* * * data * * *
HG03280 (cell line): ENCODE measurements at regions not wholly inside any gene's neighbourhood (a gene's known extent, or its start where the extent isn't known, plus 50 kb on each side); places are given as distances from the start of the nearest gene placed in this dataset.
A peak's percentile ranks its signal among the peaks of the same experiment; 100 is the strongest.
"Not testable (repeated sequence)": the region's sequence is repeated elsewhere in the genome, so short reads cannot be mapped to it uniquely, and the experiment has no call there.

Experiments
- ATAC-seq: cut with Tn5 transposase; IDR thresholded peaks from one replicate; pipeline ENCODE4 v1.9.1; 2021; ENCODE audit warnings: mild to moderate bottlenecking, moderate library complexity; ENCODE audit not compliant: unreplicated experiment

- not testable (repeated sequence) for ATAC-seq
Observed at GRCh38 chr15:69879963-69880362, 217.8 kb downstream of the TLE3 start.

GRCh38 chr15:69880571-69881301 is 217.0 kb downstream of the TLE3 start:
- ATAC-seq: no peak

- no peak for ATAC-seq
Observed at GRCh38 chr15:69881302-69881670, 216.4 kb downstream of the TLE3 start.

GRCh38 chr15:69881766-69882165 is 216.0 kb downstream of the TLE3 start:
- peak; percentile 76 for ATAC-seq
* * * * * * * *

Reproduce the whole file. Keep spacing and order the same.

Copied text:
HG03280 (cell line): ENCODE measurements at regions not wholly inside any gene's neighbourhood (a gene's known extent, or its start where the extent isn't known, plus 50 kb on each side); places are given as distances from the start of the nearest gene placed in this dataset.
A peak's percentile ranks its signal among the peaks of the same experiment; 100 is the strongest.
"Not testable (repeated sequence)": the region's sequence is repeated elsewhere in the genome, so short reads cannot be mapped to it uniquely, and the experiment has no call there.

Experiments
- ATAC-seq: cut with Tn5 transposase; IDR thresholded peaks from one replicate; pipeline ENCODE4 v1.9.1; 2021; ENCODE audit warnings: mild to moderate bottlenecking, moderate library complexity; ENCODE audit not compliant: unreplicated experiment

- not testable (repeated sequence) for ATAC-seq
Observed at GRCh38 chr15:69879963-69880362, 217.8 kb downstream of the TLE3 start.

GRCh38 chr15:69880571-69881301 is 217.0 kb downstream of the TLE3 start:
- ATAC-seq: no peak

- no peak for ATAC-seq
Observed at GRCh38 chr15:69881302-69881670, 216.4 kb downstream of the TLE3 start.

GRCh38 chr15:69881766-69882165 is 216.0 kb downstream of the TLE3 start:
- peak; percentile 76 for ATAC-seq